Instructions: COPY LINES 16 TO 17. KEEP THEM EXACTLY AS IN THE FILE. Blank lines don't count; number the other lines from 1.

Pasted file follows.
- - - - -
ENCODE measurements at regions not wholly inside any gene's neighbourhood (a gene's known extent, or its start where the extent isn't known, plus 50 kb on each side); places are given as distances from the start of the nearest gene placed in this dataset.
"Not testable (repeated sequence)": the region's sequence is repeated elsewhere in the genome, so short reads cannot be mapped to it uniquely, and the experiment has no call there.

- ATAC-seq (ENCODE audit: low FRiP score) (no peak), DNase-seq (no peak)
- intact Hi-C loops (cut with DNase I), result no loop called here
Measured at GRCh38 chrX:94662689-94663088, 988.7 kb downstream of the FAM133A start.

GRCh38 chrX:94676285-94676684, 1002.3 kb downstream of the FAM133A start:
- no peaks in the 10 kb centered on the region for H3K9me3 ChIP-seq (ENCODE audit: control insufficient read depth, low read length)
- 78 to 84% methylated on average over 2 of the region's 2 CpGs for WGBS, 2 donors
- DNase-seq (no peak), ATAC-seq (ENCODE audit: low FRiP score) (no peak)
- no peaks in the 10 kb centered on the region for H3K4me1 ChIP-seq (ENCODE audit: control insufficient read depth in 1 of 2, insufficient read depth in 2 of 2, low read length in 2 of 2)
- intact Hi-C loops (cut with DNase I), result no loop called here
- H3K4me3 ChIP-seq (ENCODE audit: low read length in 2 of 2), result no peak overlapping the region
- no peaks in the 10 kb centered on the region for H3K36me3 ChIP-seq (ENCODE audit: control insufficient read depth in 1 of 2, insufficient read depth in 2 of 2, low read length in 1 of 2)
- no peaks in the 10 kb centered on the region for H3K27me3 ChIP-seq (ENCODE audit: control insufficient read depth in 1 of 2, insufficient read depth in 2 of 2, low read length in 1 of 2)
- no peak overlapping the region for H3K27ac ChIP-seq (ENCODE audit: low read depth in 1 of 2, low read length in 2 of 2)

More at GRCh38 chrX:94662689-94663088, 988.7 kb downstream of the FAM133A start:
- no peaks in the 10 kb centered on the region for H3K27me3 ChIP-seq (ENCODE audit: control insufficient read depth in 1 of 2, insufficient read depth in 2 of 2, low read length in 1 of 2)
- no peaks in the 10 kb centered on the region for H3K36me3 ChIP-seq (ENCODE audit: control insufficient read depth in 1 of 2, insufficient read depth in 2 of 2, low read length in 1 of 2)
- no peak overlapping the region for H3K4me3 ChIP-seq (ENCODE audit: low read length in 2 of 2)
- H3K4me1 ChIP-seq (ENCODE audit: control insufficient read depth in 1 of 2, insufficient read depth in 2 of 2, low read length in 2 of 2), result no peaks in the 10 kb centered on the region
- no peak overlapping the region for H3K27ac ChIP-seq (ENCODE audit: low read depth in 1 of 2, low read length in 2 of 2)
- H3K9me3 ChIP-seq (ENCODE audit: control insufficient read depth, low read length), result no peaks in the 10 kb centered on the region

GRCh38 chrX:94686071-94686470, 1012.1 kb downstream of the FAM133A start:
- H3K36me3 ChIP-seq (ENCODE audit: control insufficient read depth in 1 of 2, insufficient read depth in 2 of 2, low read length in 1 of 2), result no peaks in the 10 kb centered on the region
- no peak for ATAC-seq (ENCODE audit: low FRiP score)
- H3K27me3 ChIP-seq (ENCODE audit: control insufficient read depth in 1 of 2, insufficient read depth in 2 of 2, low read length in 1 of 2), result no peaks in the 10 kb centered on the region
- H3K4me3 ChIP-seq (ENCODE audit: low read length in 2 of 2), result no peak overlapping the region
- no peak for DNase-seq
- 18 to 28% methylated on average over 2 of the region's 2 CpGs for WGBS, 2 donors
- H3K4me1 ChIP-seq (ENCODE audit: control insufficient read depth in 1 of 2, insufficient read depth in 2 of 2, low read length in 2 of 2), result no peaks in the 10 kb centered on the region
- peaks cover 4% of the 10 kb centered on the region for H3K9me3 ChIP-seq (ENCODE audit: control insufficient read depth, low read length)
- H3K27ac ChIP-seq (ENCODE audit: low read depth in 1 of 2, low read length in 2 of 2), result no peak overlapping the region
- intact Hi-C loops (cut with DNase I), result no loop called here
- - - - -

More at GRCh38 chrX:94662689-94663088, 988.7 kb downstream of the FAM133A start:
- no peaks in the 10 kb centered on the region for H3K27me3 ChIP-seq (ENCODE audit: control insufficient read depth in 1 of 2, insufficient read depth in 2 of 2, low read length in 1 of 2)